FIG. 6A is a schematic diagram of water purifying apparatus 20 showing one preferred fluid circuit 200. Water enters an inlet 202 of circuit 200 through a check valve 204 and flow sensor 206 and preferably also through a pressure regulator 208. Flow sensor 206 is used to determine the volume of water dispensed from apparatus 10. This is more fully disclosed in a co-pending application, filed on even date herewith under Express Mail No. EL508245515US, and hereby fully incorporated herein by reference. Pressure regulator 208 preferably limits the pressure within the fluid circuit 200 to 15 psi. A pump 210 is preferably used to circulate the water into and through the fluid circuit 200. Alternatively, pump 210 may be eliminated and circuit 200 may simply receive pressurized water through pressure regulator 208. The water is directed in a serial manner through filter assembly 20 or cartridges 28 a-d as schematically illustrated in FIG. 6A, and discussed in greater detail above. The purified water moves past a sanitization port 212 which may be used to periodically inject a sanitent into circuit 200 as necessitated by application requirements. A total organic carbon analyzer port 214 is provided along with a temperature and resistivity cell 216 for measuring the purity of the water upon leaving the filter assembly 20, as is generally known in the art. A jumper 218 is provided for optionally connecting a remote dispensing gun (not shown). The purified water then enters a dispense manifold 220. A first normally-closed solenoid valve 222 is provided and may be selectively opened by the user to direct water through a final filter 224 and through the dispensing element 24 (FIG. 1). When purified water is not being dispensed, a normally-open solenoid valve 226 is provided to direct the water in a recirculating manner through a check valve 228 and back to the beginning of circuit 200 to be continuously recirculated by pump 210. Check valve 228 prevents backflow from inlet 202 and also provides any necessary back pressure for a manual valve (not shown) associated with a remote gun (not shown) connected to the jumper 218. A system flush element 230 is provided and accessed through another normally-closed solenoid valve 232 and includes a second total organic carbon analyzer port 234.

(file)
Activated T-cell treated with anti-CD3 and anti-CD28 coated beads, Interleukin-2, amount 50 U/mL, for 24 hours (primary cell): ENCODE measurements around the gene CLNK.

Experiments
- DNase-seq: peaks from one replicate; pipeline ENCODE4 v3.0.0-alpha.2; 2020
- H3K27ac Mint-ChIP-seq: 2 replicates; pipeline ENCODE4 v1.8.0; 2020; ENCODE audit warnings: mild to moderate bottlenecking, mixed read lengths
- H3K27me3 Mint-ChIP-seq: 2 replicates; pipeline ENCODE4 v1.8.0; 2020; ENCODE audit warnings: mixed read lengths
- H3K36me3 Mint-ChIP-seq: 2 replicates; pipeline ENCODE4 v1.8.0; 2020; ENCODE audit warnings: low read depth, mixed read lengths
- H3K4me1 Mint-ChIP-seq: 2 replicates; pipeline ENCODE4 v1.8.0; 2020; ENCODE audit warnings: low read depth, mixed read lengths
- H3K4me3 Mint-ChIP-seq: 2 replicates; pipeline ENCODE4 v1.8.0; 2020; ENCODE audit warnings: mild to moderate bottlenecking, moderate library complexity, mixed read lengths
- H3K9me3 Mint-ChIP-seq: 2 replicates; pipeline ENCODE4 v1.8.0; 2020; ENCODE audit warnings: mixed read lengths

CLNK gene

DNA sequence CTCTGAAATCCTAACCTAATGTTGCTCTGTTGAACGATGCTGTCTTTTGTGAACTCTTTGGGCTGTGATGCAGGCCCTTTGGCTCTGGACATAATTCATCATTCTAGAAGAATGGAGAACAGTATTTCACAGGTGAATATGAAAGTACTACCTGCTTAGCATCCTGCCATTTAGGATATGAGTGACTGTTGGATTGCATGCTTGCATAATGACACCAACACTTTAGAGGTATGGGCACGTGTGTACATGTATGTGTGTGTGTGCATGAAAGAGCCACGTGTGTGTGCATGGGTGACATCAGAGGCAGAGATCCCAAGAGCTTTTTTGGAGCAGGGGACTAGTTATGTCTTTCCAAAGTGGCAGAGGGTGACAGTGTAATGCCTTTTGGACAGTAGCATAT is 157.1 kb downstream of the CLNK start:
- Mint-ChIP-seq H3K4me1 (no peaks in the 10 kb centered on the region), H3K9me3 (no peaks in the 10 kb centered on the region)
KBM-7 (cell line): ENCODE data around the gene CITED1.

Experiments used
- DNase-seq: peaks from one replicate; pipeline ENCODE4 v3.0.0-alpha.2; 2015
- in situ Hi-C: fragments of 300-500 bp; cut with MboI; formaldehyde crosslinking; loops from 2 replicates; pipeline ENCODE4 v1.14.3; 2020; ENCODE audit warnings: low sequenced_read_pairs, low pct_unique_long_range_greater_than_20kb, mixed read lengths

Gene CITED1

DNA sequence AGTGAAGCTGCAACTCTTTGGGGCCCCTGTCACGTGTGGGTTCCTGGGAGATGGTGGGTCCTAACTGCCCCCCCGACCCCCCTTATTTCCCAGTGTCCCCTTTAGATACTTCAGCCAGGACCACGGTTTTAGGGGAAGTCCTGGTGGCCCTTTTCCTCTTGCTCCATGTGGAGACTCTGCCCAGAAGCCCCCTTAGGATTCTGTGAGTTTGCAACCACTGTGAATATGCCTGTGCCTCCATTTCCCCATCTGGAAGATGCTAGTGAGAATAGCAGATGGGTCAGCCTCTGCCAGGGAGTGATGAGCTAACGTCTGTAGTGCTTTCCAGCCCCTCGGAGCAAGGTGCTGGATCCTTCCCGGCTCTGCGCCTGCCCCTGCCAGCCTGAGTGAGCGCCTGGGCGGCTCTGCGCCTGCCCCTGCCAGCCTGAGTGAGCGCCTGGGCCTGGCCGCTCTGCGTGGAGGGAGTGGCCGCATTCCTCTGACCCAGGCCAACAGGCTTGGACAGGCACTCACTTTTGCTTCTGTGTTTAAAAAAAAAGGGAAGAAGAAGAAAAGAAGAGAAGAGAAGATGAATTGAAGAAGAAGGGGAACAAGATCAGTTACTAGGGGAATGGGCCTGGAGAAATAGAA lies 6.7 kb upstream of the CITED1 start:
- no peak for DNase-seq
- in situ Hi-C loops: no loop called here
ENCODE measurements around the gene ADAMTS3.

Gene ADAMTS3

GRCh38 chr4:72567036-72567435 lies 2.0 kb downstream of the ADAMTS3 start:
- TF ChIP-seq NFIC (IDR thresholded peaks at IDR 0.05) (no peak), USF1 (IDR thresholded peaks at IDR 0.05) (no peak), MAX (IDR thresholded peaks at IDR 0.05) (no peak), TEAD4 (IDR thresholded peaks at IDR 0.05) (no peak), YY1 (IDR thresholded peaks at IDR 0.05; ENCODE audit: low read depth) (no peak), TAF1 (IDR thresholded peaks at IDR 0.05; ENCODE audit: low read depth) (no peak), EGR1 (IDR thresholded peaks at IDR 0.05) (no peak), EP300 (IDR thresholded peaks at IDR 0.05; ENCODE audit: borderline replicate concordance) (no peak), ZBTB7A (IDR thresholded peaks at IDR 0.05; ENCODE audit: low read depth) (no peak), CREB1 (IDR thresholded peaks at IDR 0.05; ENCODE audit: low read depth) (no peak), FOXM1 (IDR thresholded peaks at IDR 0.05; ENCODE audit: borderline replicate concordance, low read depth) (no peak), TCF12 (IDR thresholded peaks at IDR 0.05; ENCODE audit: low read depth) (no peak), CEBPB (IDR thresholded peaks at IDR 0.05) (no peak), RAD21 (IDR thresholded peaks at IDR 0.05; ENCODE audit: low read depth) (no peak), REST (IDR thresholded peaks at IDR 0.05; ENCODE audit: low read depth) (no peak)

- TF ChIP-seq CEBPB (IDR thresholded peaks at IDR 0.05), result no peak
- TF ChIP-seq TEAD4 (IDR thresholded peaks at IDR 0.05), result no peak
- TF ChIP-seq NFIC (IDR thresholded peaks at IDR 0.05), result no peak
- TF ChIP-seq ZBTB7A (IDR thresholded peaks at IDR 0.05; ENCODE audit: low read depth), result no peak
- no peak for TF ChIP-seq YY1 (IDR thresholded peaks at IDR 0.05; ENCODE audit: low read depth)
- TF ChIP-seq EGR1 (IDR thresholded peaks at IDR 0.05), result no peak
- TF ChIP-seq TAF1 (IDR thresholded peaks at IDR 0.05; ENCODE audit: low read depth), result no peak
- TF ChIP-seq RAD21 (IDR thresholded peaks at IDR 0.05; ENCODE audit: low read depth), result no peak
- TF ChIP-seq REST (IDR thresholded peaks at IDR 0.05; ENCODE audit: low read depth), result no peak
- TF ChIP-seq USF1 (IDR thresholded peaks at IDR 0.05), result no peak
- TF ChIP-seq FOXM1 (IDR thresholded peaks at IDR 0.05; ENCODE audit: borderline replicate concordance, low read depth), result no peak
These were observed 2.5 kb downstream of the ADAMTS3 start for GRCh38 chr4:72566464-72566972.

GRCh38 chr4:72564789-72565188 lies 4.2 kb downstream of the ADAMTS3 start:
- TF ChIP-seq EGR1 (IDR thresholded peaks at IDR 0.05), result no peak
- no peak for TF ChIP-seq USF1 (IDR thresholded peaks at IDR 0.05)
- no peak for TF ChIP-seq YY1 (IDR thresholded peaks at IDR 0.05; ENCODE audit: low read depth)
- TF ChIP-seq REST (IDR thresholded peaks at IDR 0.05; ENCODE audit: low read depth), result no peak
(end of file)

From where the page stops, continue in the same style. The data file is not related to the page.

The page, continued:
FIG. 6B is identical FIG. 6A, except that FIG. 6B illustrates a modified circuit 200′ with an optional connection of a UV chamber 240 made between the third and fourth cartridges 28 c, 28 d. Water is directed out of filter assembly 20 at this location, through UV chamber 240, and back into the final filter cartridge 28 d for a final polishing prior to exiting filter assembly 20.
While the present invention has been illustrated by a description of these preferred embodiments and while these embodiments have been described in some detail, it is not the intention of the Applicants to restrict or in any way limit the scope of the appended claims to such detail. Additional advantages and modifications will readily appear to those skilled in the art. This has been a description of the present invention, along with the preferred methods of practicing the present invention as currently known. Various aspects of this invention may be used alone or in different combinations.
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|U.S. Classification||210/748.1, 210/288, 210/232, 210/258, 210/195.1, 210/748.11|
|International Classification||C02F1/50, B01D35/30, C02F1/28, C02F1/00, C02F1/32, G01N33/18, C02F9/00|
|Cooperative Classification||C02F2209/03, B01D35/303, C02F1/42, C02F2209/05, C02F1/003, C02F1/32, B01D2201/302, C02F1/001, C02F1/283, C02F9/005, C02F2103/04, C02F2209/40, C02F1/50, C02F2209/02, C02F2209/20, C02F2201/006|
|European Classification||C02F9/00B, C02F1/00D4, B01D35/30B2|
|May 18, 2000||AS||Assignment|
Owner name: BARNSTEAD/THERMOLYNE CORPORATION, IOWA
Free format text: ASSIGNMENT OF ASSIGNORS INTEREST;ASSIGNORS:TILP, JOSEPH F.;PEAKE, STEVEN C.;CHOMAK, CHESTER E.;AND OTHERS;REEL/FRAME:010830/0413
Effective date: 20000424
|Oct 7, 2005||FPAY||Fee payment|
Year of fee payment: 4
|Sep 30, 2009||FPAY||Fee payment|
Year of fee payment: 8
|Oct 24, 2013||FPAY||Fee payment|
Year of fee payment: 12
|Dec 18, 2013||AS||Assignment|
Owner name: THERMO FISHER SCIENTIFIC (ASHEVILLE) LLC, OHIO
Free format text: ASSIGNMENT OF ASSIGNORS INTEREST;ASSIGNOR:BARNSTEAD/THERMOLYNE CORPORATION;REEL/FRAME:031804/0826
Effective date: 20131212